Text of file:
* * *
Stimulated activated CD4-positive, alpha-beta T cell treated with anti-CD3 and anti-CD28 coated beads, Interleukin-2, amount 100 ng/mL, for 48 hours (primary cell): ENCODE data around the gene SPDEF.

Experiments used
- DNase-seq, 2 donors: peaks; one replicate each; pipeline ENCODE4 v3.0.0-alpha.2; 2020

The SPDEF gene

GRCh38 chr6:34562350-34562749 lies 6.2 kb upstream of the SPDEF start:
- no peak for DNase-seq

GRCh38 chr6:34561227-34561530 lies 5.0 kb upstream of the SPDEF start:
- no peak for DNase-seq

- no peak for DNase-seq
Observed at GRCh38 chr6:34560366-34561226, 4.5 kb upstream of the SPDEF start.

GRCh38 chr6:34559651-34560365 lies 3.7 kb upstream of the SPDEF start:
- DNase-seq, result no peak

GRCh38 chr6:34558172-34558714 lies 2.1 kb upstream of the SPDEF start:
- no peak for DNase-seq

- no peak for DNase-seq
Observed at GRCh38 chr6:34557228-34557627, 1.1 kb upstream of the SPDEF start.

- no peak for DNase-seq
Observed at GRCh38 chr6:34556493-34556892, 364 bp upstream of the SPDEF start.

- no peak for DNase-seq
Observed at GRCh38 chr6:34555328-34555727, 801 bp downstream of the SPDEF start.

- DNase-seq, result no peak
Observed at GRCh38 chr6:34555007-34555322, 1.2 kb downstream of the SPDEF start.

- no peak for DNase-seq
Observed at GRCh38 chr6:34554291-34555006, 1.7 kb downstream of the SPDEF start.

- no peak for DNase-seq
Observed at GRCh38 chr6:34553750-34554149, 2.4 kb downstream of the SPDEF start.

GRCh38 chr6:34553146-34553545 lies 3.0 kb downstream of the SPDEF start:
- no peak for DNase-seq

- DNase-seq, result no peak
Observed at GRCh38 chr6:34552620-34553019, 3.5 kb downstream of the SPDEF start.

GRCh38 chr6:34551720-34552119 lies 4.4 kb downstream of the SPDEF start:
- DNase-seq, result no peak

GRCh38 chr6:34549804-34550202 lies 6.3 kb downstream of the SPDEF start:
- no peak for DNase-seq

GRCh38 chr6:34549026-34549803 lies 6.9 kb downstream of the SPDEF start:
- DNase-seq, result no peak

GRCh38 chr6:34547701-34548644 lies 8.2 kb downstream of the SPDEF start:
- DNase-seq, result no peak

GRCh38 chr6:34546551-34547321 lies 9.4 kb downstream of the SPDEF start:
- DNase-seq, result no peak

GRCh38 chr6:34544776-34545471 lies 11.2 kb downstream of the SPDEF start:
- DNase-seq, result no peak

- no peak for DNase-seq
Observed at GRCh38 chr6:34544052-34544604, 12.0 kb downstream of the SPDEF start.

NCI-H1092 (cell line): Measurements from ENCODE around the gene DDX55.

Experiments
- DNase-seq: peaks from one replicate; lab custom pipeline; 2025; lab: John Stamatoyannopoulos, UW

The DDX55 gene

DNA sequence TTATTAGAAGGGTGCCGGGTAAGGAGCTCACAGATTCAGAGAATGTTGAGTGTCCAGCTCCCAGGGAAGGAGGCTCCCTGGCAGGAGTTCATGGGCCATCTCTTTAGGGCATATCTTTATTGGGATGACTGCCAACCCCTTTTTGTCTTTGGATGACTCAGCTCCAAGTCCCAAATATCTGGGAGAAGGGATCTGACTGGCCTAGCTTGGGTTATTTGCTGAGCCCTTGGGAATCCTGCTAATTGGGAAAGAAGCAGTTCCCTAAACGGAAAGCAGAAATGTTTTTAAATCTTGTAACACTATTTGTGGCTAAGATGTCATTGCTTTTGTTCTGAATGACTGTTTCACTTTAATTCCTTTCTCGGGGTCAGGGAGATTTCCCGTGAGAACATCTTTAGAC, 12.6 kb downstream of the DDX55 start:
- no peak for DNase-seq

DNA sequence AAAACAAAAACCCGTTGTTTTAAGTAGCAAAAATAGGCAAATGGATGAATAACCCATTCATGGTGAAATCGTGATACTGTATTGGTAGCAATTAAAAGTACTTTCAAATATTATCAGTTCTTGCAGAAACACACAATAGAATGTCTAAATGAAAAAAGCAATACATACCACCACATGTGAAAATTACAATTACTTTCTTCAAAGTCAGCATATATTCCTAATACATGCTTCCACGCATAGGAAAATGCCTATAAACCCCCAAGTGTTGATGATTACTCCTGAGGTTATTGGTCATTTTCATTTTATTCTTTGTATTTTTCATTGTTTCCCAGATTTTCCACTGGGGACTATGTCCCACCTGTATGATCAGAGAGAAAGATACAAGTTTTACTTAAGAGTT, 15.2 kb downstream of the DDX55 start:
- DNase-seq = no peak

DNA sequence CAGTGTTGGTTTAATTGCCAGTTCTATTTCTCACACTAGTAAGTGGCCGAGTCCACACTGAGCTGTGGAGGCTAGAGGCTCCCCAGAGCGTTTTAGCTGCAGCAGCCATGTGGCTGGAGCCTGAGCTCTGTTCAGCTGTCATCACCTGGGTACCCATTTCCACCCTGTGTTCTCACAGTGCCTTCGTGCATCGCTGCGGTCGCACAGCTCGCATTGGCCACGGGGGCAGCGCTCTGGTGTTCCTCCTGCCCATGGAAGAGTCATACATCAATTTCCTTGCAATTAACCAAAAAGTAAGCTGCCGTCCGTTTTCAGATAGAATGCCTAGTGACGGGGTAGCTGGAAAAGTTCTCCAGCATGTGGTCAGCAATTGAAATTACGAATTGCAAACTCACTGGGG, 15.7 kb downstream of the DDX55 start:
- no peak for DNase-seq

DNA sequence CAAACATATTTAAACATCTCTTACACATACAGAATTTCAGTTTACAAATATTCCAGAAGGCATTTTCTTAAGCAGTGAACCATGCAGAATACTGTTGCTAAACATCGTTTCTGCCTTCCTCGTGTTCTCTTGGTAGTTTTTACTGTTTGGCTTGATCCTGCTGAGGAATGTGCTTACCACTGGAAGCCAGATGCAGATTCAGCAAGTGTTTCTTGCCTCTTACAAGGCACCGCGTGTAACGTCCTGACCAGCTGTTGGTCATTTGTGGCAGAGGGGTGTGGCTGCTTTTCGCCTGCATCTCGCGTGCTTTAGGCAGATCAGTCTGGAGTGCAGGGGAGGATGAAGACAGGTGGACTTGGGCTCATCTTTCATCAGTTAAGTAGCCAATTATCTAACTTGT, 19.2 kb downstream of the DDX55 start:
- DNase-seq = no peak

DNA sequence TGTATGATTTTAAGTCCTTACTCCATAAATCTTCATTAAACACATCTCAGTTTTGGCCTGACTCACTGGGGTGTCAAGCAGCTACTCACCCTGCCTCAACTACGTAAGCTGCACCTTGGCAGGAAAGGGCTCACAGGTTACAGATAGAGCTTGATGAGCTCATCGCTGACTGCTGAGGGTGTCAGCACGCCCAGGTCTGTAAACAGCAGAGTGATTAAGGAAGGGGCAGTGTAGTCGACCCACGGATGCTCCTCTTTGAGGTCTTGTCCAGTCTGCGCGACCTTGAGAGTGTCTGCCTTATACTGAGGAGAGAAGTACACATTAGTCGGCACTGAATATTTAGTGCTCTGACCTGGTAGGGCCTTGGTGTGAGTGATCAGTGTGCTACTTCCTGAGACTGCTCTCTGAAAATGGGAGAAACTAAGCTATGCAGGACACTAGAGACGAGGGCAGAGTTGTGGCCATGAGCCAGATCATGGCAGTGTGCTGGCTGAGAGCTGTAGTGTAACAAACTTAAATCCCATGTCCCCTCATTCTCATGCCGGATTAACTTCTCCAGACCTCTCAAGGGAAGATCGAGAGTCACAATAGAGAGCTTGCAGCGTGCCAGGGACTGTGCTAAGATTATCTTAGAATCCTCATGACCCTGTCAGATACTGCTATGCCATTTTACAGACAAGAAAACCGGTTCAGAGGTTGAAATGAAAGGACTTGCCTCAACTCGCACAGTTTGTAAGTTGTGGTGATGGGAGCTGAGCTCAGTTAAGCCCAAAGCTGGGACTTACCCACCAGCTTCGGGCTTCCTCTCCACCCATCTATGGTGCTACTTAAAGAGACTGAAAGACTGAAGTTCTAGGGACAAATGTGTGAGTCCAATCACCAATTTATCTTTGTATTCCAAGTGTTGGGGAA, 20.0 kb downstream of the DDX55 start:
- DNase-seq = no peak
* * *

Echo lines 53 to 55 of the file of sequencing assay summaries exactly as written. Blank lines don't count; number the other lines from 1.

DNA sequence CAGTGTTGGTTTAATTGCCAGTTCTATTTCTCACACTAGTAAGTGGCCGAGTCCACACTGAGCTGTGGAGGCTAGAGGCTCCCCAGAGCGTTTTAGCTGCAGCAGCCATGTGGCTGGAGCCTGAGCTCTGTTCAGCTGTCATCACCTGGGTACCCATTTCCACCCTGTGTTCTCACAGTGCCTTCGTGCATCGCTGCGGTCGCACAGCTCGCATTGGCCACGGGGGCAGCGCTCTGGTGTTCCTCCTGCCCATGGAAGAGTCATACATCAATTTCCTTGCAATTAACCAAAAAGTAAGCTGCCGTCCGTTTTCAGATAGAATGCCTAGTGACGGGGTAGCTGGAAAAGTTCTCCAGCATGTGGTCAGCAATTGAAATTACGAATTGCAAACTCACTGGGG, 15.7 kb downstream of the DDX55 start:
- no peak for DNase-seq

DNA sequence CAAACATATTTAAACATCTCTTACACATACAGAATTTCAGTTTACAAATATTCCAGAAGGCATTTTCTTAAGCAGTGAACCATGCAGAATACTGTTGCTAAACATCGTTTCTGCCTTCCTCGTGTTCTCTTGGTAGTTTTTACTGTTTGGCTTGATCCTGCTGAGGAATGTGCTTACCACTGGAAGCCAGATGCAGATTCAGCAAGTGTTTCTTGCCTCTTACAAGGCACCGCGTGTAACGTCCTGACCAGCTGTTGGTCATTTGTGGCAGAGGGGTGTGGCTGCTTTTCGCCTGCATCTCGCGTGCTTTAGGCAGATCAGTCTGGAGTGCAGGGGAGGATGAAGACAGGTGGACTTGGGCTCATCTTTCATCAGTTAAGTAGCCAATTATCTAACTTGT, 19.2 kb downstream of the DDX55 start: